LE’s request for more access to data depends on the trust of people in governmental institutions. And such trust is hard to establish, but breaks easily. One investigative journalist, in this regard, raised the thorny issue about the use of the Pegasus spyware by European LE agencies. The reference was to the spyware found installed on phones belonging not only to criminal suspects, but also to journalists, European prime ministers, members of parliament, and civil society activist; in total, it collected 4 petabytes of data of innocent people before being exposed by Citizen Lab, a Canadian research centre. Mutatis mutandis, but with the same critical lenses, we should look at the current EDPS legal action against Europol. Pending before the ECJ, the EDPS wants to fight the legitimacy of the new articles 74a and 74b of the Europol Regulation that retroactively legalize Europol’s processing of large volumes of individuals’ personal data with no established link to criminal activity. It is no wonder that the happening of such events erode the trust for people in LE. Transparency in operations and decision making could have played a positive role in establishing trust between private citizens and LE, yet in these occasions the lack thereof backfired abundantly–perhaps irremediably.

The problems that LE is facing is not only the need for more data and easier access to it, but also that data be formatted, visualized and shared in a way that is actionable. Data actionability, in the context of coordination and crime prevention, requires both understandability by operators (starting with human-readability) and portability to receiving system (starting with machine-readability). Unfortunately, on the side of operators, many high-level officers lamented the extreme lack of human resource with data sciences skills, which is in stark contrast with their pledge to big data and their concomitant jettisoning or not-hiring of digitally competent personnel coming from civil society or the private sector—most open vacancies at Europol are restricted to seconded officials. On the side of portability and interoperability of data and systems there is a lack of standardization, which renders communications and coordination among the national police forces cumbersome and inefficient–much like in the European market for data.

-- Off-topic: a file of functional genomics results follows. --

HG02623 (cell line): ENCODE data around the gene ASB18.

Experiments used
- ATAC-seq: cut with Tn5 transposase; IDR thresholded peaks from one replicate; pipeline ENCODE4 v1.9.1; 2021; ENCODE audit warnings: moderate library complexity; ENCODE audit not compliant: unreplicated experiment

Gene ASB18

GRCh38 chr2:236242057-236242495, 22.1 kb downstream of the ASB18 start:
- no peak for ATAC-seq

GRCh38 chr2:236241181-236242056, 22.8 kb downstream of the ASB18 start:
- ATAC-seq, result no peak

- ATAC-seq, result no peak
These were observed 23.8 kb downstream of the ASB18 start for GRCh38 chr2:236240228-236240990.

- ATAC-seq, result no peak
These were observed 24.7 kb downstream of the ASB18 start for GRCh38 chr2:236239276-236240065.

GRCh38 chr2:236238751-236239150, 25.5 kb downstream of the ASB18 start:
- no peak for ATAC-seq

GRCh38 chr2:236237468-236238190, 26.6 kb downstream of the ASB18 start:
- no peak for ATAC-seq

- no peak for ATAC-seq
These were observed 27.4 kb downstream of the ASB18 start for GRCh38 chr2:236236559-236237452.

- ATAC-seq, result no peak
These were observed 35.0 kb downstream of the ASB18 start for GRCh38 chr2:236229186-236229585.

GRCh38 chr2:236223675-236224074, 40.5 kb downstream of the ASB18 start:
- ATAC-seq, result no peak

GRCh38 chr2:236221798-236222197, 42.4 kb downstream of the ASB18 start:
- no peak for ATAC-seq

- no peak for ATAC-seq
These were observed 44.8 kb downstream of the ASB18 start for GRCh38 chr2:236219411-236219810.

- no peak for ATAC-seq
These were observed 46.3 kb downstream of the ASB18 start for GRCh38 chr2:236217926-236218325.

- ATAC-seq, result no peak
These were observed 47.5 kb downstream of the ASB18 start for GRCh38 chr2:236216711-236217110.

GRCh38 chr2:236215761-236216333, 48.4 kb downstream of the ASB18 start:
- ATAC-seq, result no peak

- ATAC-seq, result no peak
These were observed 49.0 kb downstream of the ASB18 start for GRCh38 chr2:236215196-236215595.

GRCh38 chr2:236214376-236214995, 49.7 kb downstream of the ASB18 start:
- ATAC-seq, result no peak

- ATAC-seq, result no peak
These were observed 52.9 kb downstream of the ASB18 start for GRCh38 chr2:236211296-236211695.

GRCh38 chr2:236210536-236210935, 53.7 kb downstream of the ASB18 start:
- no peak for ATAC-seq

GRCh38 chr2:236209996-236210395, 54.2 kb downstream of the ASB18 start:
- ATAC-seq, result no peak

All in all, the conference left a bitter taste in my mouth. One of the biggest tenets that years of research in regulatory aspects of technology taught me is that technology regulation is complex. To make sense of it, analysts need a granular, expert and sensible look at the specific context in which technologies are deployed, but also an understanding of their effects in the macroscopic picture of international geopolitical, economic and social systems. Cybercrime prevention and repression is one of such complex systems, whose analysis and management need multidisciplinarity, of the box thinking, lateral and longitudinal vision, innovative skills, state of the art tools. But most importantly, this evolutionary process of policing will need to be built on the essence of Rousseau’s social contract, the credo that security is corollary to freedom-not the other way around–and it must serve its purposes.

Unfortunately, at least from an organizational standpoint, it seemed that Europol is following a different-if not altogether opposite–path to reach its security goals: the call for more data retention, the discounting of machine learning, the lack of expertise in digital skills and the admission to have difficulties in acquiring some, the hunt for human and technical resources from only inside LE seems less like an evolution of a trustworthy, pioneering, EU values-driven agency, and more like a gradual transformation into an old-school police department.

Scuola Superiore Sant’Anna ESRs at Bright Night – Night of the Researchers

On 30.09.2022, teams from Scuola Superiore Sant’Anna and Consiglio Nazionale Della Ricerche have been scouting “intergalactic parliamentarians” to solve the most pressing legal challenges of the next 100 years. And what better parliamentarians than those who will be living then? Children and parents, participants of the discussion game Regolare Technologie che Regolano (“how to regulate technologies that regulate”), got to try it for themselves!